Parse and modify XML anywhere

XMLFilter is a module for Python programs. It augments or stands in for xml.sax in four ways:

  1. It provides an xml.sax-compatible XML parser even when the installed version of Python lacks a working copy of xml.sax. This allows your scripts to work when expat is missing, such as in the version of Python bundled with Mac OS X 10.2 (Jaguar), which would otherwise give the error message:
    xml.sax._exceptions.SAXReaderNotAvailable: No parsers found
    It gets around the problem by falling back to the pure-Python xmllib and adapting it to match xml.sax’s callbacks. A test suite verifies call-for-call compatibility, so after substituting XMLFilter for xml.sax.handler.ContentHandler, your existing scripts should run unmodified.
  2. It allows subclasses to filter, modify, add and delete content from an XML file with minimal disruption to the rest of the file. Multiple filters can be chained in series.
  3. It allows output to be written to an XML file. This works even without xml.sax, and avoids an xml.sax.saxutils.XMLGenerator bug in Python 2.2.
  4. It allows programs to hint that they want to write particular chunks of content to an XML file as CDATA, using a method that’s fully compatible with code (SAX handlers, filters, or output handlers) that doesn’t have any special CDATA support. This is useful for RSS files embedding HTML or other data that would be unwieldy after XML entity encoding.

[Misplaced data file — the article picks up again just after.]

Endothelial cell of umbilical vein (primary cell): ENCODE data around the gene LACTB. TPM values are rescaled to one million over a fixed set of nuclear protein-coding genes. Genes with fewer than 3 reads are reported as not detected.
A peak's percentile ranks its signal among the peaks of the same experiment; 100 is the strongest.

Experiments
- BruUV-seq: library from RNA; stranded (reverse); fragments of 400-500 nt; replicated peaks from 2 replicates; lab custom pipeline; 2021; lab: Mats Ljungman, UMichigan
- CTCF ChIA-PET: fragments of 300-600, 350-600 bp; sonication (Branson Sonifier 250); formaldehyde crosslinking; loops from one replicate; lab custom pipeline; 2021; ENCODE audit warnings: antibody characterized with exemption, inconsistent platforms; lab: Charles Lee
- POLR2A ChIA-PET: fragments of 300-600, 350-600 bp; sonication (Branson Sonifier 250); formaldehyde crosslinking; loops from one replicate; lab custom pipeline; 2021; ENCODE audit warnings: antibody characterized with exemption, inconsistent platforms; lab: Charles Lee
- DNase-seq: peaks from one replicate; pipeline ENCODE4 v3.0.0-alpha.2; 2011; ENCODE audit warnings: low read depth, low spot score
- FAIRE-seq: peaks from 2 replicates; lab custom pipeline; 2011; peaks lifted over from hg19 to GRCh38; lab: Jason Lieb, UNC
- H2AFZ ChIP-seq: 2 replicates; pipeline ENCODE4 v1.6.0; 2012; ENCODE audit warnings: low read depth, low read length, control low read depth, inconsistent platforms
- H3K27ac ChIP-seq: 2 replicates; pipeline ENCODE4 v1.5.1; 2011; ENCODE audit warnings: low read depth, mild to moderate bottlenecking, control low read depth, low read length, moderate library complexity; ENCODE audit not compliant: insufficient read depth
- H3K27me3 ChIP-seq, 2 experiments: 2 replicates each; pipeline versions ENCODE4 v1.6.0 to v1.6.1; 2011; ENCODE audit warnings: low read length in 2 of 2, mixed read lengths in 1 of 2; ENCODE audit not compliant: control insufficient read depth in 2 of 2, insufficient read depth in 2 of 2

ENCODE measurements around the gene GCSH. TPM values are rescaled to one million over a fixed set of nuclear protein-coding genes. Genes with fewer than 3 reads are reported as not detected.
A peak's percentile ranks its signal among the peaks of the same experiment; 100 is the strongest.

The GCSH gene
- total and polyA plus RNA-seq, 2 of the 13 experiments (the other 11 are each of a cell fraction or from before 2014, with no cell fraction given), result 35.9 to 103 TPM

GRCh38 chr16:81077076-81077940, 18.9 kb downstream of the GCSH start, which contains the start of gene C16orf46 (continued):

If xml.sax is working, the code uses it in preference to the older xmllib for a factor-of-3 performance boost. Namespaces are fully supported, and can be switched on or off. Character encodings are supported on Unicode-aware versions of Python.

XMLFilter has been successfully tested with versions of Python ranging from 1.5.2 to 2.3.

It is distributed under a Python license.

XMLFilter 1.1 Download

[Download .zip Archive] Windows CRLF format, 14K

[Download .tgz Archive] Unix/Linux/Mac OS X LF format, 12K

(The XML test suite has been stripped down to a couple of files for distribution. If you want, you can put your own XML files into the test folder, and the test suite will verify that the generated SAX event sequences match with and without the use of xml.sax.)


For sample code using XMLFilter as a safe drop-in replacement for xml.sax, look at my PList reader.

For a more complex example, see RSSFilter, which uses XMLFilter’s filter chaining to perform operations on an RSS file in place, such as getting all posts that match given criteria, or adding, modifying, or deleting a post.